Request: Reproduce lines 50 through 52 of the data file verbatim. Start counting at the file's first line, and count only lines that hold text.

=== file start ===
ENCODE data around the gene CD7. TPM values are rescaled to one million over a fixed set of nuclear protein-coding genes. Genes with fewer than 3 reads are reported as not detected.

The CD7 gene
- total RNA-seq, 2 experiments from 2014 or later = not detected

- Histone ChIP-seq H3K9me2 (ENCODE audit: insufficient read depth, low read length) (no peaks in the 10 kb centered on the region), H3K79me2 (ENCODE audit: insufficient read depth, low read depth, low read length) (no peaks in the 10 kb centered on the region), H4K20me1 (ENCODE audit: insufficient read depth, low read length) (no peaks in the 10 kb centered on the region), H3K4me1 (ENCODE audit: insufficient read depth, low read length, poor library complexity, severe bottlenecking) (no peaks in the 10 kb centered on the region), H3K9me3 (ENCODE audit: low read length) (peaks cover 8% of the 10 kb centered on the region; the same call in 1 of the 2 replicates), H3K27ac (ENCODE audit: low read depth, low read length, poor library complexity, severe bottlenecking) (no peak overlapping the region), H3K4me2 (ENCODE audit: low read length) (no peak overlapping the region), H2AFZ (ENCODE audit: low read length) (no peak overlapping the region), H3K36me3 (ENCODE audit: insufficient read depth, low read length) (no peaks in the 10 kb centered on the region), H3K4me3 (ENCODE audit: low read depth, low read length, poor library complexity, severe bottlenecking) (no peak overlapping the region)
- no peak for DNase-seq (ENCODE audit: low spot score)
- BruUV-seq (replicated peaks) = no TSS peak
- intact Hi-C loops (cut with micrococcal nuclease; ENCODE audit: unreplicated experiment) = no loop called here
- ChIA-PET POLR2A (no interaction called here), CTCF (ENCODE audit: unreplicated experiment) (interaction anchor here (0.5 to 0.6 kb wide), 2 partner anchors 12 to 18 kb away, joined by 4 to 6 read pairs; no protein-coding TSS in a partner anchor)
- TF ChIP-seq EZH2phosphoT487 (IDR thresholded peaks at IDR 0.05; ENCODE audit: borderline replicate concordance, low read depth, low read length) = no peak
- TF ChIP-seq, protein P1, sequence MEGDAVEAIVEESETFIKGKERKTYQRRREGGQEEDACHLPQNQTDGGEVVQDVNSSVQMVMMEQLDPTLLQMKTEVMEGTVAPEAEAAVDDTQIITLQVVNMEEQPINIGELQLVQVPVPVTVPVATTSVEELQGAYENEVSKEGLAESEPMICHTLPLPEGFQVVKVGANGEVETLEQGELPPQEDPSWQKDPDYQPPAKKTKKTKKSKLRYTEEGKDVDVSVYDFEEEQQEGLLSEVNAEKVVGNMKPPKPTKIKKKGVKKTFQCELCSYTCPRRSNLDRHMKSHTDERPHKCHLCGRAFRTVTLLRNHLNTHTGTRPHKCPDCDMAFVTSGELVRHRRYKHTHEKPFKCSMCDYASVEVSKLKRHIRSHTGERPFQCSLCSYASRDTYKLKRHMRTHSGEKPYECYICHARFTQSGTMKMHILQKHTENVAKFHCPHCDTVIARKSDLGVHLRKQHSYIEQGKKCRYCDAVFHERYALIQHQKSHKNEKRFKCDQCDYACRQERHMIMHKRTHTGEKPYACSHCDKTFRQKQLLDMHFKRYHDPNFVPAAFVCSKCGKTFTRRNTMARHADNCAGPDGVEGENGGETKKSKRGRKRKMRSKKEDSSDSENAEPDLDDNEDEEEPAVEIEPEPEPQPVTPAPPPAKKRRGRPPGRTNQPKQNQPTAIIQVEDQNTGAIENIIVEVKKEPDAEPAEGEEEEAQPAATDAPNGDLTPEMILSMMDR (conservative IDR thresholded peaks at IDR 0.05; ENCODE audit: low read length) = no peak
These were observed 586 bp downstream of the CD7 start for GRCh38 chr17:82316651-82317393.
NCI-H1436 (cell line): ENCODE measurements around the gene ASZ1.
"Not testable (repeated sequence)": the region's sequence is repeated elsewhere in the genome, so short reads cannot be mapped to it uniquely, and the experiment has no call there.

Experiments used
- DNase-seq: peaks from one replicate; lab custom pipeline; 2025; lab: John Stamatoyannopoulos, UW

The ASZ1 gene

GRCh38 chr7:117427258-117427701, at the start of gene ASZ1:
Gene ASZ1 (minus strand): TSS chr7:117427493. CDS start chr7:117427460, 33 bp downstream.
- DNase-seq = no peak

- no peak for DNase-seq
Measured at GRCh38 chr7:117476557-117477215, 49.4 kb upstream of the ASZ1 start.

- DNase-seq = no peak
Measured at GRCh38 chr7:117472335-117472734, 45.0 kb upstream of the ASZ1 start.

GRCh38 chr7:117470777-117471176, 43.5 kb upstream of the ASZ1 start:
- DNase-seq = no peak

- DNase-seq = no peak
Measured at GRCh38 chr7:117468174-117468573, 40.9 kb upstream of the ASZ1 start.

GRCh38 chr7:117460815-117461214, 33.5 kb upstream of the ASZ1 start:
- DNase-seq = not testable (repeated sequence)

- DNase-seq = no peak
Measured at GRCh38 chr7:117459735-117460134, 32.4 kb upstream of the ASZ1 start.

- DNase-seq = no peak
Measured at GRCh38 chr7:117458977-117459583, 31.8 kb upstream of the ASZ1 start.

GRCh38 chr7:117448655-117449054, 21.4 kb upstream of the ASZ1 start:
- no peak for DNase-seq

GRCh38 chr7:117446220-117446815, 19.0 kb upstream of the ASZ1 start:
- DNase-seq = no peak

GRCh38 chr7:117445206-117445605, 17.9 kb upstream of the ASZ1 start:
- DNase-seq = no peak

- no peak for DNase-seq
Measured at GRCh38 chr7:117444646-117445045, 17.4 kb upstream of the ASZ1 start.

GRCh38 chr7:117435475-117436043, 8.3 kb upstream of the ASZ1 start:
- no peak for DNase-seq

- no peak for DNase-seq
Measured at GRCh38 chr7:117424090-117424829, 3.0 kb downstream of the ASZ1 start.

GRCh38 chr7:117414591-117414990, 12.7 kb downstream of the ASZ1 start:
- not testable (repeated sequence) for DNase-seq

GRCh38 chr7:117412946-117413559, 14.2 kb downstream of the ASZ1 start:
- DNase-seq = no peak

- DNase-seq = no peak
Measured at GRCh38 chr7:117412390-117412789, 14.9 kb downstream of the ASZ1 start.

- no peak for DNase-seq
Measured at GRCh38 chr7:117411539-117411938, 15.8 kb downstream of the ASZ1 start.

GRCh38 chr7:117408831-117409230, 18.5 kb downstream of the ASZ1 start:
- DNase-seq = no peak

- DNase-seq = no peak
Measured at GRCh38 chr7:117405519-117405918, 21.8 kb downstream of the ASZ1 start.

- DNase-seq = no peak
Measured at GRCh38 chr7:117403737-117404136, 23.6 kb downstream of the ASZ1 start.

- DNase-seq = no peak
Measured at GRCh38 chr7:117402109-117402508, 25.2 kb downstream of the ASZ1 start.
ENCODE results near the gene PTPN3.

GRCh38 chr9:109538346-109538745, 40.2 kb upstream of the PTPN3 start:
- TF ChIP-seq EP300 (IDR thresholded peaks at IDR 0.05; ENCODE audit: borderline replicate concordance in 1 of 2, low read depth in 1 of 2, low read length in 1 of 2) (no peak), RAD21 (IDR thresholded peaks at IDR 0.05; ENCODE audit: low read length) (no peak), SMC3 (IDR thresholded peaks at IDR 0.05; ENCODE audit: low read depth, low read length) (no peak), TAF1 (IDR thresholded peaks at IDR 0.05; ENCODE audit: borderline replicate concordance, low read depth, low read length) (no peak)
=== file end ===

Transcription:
- DNase-seq = no peak
Measured at GRCh38 chr7:117412390-117412789, 14.9 kb downstream of the ASZ1 start.

- no peak for DNase-seq